Water from the world’s shrinking glaciers was responsible for almost a third of the rise in sea levels between 2003 and 2009, shows new research.
An international team of scientist compared data gleaned from two NASA satellites as well as traditional ground measurements from glaciers around the world.
Their work, published in the journal Science , is the most accurate estimation of how glaciers contribute to sea level rises to date.
“For the first time, we’ve been able to very precisely constrain how much these glaciers as a whole are contributing to sea rise,” says lead author Assistant Professor Alex Gardner, assistant geography professor at Clark University in Worcester, Massachusetts.
“These smaller ice bodies are currently losing about as much mass as the ice sheets.”
The most significant ice losses occurred in Arctic Canada, Alaska, coastal Greenland, the southern Andes and the Himalayas, the study found.
The glaciers outside of the Greenland and Antarctic sheets lost an average of roughly 260 billion metric tons of ice annually during the period, leading to a rise in ocean levels of about 0.7 millimeters per year.
By contrast the glaciers in Antarctica, smaller ice masses that are not connected to the ice sheet, made scarcely any contribution to sea-level rise over the study period.
Note that sea level rise is uneven, and effects coastlines with high degrees of variability. Some coast will experience more rise and erosion, some less.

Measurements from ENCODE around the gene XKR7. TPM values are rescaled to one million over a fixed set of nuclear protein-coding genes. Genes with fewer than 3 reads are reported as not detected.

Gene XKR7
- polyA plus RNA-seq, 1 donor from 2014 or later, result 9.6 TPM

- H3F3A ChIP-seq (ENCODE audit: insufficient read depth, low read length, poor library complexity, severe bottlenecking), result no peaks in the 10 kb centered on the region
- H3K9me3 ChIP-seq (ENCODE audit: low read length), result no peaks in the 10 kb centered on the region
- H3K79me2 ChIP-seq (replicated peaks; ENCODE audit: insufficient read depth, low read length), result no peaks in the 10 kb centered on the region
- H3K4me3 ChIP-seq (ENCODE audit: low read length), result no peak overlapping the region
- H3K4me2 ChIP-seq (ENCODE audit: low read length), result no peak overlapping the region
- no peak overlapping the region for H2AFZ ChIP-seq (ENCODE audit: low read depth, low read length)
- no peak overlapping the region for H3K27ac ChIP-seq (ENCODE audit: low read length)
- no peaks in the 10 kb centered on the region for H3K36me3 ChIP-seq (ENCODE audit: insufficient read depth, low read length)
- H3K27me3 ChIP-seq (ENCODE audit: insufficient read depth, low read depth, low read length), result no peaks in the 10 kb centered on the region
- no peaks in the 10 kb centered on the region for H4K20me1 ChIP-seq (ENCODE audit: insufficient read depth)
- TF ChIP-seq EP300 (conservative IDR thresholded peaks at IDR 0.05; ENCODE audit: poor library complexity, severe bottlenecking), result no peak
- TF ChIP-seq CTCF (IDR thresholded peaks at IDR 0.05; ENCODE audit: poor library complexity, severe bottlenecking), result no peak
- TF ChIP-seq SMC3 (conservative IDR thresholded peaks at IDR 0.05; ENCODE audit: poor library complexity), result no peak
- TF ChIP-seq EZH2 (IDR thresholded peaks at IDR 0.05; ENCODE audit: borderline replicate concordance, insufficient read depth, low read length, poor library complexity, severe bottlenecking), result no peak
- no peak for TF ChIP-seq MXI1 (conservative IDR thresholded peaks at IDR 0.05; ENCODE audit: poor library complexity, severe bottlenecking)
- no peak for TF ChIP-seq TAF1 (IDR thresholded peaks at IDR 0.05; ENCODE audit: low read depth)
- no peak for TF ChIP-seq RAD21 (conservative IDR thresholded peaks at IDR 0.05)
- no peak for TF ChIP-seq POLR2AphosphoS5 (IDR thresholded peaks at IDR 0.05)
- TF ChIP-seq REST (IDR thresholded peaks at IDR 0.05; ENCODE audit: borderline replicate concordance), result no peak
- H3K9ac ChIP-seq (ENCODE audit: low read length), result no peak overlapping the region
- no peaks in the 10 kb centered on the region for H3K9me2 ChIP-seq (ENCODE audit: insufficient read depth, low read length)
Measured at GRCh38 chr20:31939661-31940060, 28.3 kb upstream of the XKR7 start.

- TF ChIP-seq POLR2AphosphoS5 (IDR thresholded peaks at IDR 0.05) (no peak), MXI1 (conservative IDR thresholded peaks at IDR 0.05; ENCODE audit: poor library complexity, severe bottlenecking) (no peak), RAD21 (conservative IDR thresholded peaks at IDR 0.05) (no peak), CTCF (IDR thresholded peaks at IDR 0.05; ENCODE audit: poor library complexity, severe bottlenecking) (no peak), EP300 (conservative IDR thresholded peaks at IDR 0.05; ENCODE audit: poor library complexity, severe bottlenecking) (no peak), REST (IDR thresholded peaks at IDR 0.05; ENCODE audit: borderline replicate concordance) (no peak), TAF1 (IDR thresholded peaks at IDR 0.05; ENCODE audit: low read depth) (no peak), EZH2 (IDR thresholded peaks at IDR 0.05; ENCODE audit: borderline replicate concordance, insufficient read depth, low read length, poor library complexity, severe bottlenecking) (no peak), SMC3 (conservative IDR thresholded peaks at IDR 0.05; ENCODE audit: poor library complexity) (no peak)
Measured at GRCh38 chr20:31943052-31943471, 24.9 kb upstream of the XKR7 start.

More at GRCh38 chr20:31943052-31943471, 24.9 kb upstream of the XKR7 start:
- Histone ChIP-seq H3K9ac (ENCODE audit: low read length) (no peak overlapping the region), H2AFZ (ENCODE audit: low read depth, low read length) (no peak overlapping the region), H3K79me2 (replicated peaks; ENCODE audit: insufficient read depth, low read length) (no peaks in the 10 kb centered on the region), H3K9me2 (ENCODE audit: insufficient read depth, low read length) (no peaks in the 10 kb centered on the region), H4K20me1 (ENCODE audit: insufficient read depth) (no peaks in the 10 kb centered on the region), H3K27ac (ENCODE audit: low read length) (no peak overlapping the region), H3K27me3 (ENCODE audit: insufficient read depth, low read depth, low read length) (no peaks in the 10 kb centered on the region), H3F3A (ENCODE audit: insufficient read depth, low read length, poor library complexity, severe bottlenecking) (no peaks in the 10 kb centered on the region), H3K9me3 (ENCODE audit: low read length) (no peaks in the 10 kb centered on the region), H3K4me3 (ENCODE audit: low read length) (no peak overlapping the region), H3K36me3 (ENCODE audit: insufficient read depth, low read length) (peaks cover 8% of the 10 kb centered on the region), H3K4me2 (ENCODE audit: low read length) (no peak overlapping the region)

Even Freakier Friday: Climate Change over the last 2000 years. Check out the HUGE uptick at the far right. In science talk, that translates to “VERY RECENTLY.”
(Source: Mother Jones)
Yeah, but it snowed in DC in March, guys, so climate change isn’t real.
Before the Flood Is An Interactive Cinematic Experience Exploring A Subterranean World
Cinema as a reactive experience is what’s explored in the latest installation from one of the teams at our New Cinema hackathon, which took place at the end of last year—a collaboration between The Creators Project, Eyebeam, and Framestore.
I’ve posted a lot on Venice, Italy over the past two years. (Indeed, it was in Italy I met a devil-witch succubus who tried to devour my soul with gypsy voodoo). Since then, I’ve posted:
- pictures from when I toured Venice,
- speculated if Venice should be abandoned completely,
- my favorite post: How Venice Works (great if you love urban planning)
- posted mind-blowing slides-shows of recent floods,
- and showed that researchers think Venice is sinking faster than predicted.
Now, Al Jazeera reports that engineers are in the final assembly stages of building a gigantic sea-wall.
The Italian city of Venice has become almost as famous for its flood problems as for its gondolas in recent years. A combination of subsidence and rising sea levels have seen St Mark’s Square submerged on an alarmingly regular basis. But an answer could be on the horizon as a multi-billion-dollar flood defence system is nearing completion. Al Jazeera’s Paul Brennan reports from Venice.
Venice is located in a lagoon protected by a thin island peninsula. The peninsula has three openings that allow the ocean tides to come in and out. When the seas rose from a big storm, the sea would push more water into the lagoon than usual, flooding the city with no streets. The sea-wall is built at each of these three openings.